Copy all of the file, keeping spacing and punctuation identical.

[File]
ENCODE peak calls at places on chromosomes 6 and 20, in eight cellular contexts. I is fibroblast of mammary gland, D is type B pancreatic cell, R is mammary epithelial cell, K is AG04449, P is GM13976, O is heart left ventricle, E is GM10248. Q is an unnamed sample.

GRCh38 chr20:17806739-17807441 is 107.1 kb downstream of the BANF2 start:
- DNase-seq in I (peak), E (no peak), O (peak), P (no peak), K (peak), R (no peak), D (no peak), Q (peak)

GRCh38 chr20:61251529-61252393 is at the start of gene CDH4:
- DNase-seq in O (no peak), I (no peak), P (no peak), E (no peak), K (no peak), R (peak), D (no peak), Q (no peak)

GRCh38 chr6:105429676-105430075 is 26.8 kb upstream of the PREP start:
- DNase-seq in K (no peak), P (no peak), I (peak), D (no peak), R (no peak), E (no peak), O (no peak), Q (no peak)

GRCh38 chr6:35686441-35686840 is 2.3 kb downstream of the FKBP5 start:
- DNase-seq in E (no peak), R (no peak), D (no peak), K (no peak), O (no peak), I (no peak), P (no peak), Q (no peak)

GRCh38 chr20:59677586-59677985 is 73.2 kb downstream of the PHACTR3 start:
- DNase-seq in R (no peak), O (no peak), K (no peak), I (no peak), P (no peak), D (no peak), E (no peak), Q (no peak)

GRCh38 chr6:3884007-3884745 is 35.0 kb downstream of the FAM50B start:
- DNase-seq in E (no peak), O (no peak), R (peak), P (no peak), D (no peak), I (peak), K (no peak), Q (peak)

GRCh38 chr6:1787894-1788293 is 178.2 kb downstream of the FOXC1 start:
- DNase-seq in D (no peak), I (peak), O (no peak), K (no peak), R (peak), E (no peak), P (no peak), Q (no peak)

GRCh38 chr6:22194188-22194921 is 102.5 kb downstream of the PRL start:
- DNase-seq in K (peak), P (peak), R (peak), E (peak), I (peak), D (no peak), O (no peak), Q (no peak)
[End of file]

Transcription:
ENCODE peak calls at places on chromosomes 6 and 20, in eight cellular contexts. I is fibroblast of mammary gland, D is type B pancreatic cell, R is mammary epithelial cell, K is AG04449, P is GM13976, O is heart left ventricle, E is GM10248. Q is an unnamed sample.

GRCh38 chr20:17806739-17807441 is 107.1 kb downstream of the BANF2 start:
- DNase-seq in I (peak), E (no peak), O (peak), P (no peak), K (peak), R (no peak), D (no peak), Q (peak)

GRCh38 chr20:61251529-61252393 is at the start of gene CDH4:
- DNase-seq in O (no peak), I (no peak), P (no peak), E (no peak), K (no peak), R (peak), D (no peak), Q (no peak)

GRCh38 chr6:105429676-105430075 is 26.8 kb upstream of the PREP start:
- DNase-seq in K (no peak), P (no peak), I (peak), D (no peak), R (no peak), E (no peak), O (no peak), Q (no peak)

GRCh38 chr6:35686441-35686840 is 2.3 kb downstream of the FKBP5 start:
- DNase-seq in E (no peak), R (no peak), D (no peak), K (no peak), O (no peak), I (no peak), P (no peak), Q (no peak)

GRCh38 chr20:59677586-59677985 is 73.2 kb downstream of the PHACTR3 start:
- DNase-seq in R (no peak), O (no peak), K (no peak), I (no peak), P (no peak), D (no peak), E (no peak), Q (no peak)

GRCh38 chr6:3884007-3884745 is 35.0 kb downstream of the FAM50B start:
- DNase-seq in E (no peak), O (no peak), R (peak), P (no peak), D (no peak), I (peak), K (no peak), Q (peak)

GRCh38 chr6:1787894-1788293 is 178.2 kb downstream of the FOXC1 start:
- DNase-seq in D (no peak), I (peak), O (no peak), K (no peak), R (peak), E (no peak), P (no peak), Q (no peak)

GRCh38 chr6:22194188-22194921 is 102.5 kb downstream of the PRL start:
- DNase-seq in K (peak), P (peak), R (peak), E (peak), I (peak), D (no peak), O (no peak), Q (no peak)